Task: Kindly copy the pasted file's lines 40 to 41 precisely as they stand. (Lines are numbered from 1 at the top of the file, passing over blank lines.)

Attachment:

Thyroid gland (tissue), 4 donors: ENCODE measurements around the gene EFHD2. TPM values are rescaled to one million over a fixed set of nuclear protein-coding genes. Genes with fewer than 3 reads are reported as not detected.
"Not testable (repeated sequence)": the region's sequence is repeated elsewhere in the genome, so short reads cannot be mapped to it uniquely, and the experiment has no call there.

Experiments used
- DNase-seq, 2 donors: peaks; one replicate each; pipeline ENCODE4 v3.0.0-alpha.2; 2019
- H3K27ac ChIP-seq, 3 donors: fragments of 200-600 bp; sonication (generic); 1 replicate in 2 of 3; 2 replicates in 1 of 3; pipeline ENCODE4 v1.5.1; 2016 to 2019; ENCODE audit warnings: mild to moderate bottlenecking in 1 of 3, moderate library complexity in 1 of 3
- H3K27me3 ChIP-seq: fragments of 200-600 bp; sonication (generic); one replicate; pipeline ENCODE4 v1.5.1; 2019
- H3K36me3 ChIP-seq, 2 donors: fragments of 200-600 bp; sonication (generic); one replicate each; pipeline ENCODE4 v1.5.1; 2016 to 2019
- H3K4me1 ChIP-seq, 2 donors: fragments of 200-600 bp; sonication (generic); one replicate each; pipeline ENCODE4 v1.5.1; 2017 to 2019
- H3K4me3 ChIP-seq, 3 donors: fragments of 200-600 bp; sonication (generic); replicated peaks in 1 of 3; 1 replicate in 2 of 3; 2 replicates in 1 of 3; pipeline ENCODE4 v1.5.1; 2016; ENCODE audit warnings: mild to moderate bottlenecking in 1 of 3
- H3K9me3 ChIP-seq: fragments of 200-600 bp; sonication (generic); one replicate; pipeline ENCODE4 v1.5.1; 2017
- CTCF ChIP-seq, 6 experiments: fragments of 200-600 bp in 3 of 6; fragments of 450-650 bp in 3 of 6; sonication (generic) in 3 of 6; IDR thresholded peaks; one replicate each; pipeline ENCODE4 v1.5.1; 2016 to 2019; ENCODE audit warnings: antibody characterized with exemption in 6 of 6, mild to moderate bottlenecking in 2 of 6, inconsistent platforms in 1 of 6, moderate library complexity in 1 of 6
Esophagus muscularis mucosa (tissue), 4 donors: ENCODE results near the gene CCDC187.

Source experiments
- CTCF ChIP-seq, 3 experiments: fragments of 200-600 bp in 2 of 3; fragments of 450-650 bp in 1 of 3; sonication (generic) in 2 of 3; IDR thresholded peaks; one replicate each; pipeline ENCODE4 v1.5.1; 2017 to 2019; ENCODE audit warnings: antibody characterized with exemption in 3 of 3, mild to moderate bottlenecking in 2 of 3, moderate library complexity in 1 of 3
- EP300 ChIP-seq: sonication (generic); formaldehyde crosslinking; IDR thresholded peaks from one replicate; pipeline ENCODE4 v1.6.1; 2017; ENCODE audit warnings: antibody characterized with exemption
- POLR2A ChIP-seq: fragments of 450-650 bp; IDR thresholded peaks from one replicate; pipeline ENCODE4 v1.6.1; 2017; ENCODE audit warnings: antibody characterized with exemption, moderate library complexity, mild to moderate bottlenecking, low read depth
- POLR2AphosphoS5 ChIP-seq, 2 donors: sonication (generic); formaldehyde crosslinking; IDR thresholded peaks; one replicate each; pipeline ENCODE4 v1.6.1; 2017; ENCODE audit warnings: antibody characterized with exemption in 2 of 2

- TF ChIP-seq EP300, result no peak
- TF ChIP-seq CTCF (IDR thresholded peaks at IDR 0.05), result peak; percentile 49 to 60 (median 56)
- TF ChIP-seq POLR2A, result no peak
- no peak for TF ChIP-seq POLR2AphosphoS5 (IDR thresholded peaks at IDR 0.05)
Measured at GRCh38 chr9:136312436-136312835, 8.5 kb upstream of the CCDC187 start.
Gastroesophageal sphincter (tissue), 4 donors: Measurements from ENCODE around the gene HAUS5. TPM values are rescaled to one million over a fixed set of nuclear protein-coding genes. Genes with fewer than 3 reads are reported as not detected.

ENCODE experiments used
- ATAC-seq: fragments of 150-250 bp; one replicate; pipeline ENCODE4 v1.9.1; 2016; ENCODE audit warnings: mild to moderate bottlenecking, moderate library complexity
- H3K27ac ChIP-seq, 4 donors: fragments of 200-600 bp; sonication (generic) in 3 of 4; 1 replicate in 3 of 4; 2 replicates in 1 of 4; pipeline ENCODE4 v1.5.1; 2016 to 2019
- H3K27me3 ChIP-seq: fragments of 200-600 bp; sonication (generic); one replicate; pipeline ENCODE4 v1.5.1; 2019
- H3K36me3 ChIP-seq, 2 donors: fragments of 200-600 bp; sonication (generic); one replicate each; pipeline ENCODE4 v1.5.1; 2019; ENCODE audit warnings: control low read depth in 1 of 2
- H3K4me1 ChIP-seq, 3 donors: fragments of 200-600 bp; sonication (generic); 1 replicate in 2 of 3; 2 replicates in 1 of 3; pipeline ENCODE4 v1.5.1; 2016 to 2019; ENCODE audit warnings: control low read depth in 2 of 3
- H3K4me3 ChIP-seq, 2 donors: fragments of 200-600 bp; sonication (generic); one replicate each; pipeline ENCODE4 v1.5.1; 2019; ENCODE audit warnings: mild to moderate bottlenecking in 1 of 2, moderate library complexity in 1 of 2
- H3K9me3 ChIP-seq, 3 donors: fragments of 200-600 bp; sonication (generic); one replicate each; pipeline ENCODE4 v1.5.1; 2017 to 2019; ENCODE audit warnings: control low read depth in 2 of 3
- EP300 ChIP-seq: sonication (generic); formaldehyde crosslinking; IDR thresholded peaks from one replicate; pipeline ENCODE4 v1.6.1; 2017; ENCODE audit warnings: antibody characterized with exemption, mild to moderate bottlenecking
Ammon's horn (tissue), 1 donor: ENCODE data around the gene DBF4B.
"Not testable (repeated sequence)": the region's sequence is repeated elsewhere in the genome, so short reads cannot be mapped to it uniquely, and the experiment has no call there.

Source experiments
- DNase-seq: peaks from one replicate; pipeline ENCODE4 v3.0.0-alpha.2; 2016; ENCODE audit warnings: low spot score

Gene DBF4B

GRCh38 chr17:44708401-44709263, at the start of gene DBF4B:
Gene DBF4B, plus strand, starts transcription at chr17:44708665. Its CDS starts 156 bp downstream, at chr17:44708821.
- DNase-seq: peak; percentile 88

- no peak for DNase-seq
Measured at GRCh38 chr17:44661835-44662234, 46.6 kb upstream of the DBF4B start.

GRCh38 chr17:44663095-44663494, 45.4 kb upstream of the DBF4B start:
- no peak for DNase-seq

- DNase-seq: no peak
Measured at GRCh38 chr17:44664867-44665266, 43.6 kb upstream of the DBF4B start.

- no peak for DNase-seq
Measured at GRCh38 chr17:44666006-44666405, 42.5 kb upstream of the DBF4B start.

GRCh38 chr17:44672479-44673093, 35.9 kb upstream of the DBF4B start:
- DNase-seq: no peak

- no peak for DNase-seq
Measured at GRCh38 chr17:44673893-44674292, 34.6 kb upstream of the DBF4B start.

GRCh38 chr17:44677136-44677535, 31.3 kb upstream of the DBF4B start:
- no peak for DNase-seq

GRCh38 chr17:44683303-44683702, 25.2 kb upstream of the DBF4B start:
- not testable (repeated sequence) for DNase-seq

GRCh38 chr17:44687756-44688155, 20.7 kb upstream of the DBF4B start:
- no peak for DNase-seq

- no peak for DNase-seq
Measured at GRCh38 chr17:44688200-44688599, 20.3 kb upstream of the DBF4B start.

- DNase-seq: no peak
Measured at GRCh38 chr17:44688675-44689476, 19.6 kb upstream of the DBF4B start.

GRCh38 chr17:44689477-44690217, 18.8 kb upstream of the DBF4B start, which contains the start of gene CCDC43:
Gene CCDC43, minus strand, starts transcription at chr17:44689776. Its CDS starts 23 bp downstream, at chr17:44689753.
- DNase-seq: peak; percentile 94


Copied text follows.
- DNase-seq: peak; percentile 88

- no peak for DNase-seq